Mr. Speaker, the hon. member has been here much longer than I have. I feel I should to welcome him to the club. This is what it is to be a parliamentarian. There are no set hours and we work 365 days a year. This is the nature of the work we have to do. We must do our work regardless of the place or time. It is important and we have to do it now.

This bill is extremely important for victims and for all Canadians who may be victims of fraud or who could potentially become victims of fraud. We want to put an end to this current lack of action. It is appalling. An incredible number of people in Quebec have fallen victim to fraud over the past few years. Again, yesterday, we heard on the radio and on television that some people had been defrauded by their best friend.

Can the members of the House understand the need to act quickly? That is what we are in the process of doing. Fortunately, the Bloc Québécois has understood this message.

Abolition of Early Parole Act February 15th, 2011

Mr. Speaker, the cost I think that it is important to acknowledge today is the cost that victims have to pay. It is not simply a monetary cost; it is an extremely high psychological and emotional cost.

The members here today and all members must understand that the cost we may or will have to pay as a result of this particular bill, whether we take two weeks or two years to pass it, will not change inevitably, but it will change for the victims. Thus, it is extremely important to ensure that there are not further costs for victims in the future.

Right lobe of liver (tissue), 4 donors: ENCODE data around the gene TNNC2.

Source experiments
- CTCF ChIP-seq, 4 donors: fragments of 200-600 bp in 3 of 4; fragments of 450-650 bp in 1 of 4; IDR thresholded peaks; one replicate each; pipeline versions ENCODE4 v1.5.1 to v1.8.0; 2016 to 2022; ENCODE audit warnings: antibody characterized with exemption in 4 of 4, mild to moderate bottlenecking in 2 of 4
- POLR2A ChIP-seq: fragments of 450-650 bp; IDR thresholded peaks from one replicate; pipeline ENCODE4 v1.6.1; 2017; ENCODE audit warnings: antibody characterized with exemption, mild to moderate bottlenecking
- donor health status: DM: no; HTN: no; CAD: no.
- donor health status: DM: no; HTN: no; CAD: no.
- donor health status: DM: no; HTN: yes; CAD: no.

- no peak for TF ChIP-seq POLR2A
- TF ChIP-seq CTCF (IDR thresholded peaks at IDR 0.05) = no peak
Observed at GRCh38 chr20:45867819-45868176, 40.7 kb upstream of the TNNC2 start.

We must ensure that these offenders are kept in prison for the maximum amount of time they deserve for the crimes they have committed. We must ensure that we put pressure on society to prevent these crimes from happening again. For our government, that is the cost that it is most important to understand today.

Abolition of Early Parole Act February 15th, 2011

Mr. Speaker, I appreciate my colleague's question. Clearly the bill aims to speed up procedures so that they may begin as soon as possible. I think the Bloc Québécois members have understood how important it is to push this bill through quickly. It needs to be done as soon as possible. It is extremely important that this bill pass today, if possible, and if not, then in a few days or weeks so that it may become law as soon as possible. Thus, we will be able to punish people in a way that corresponds to their crimes.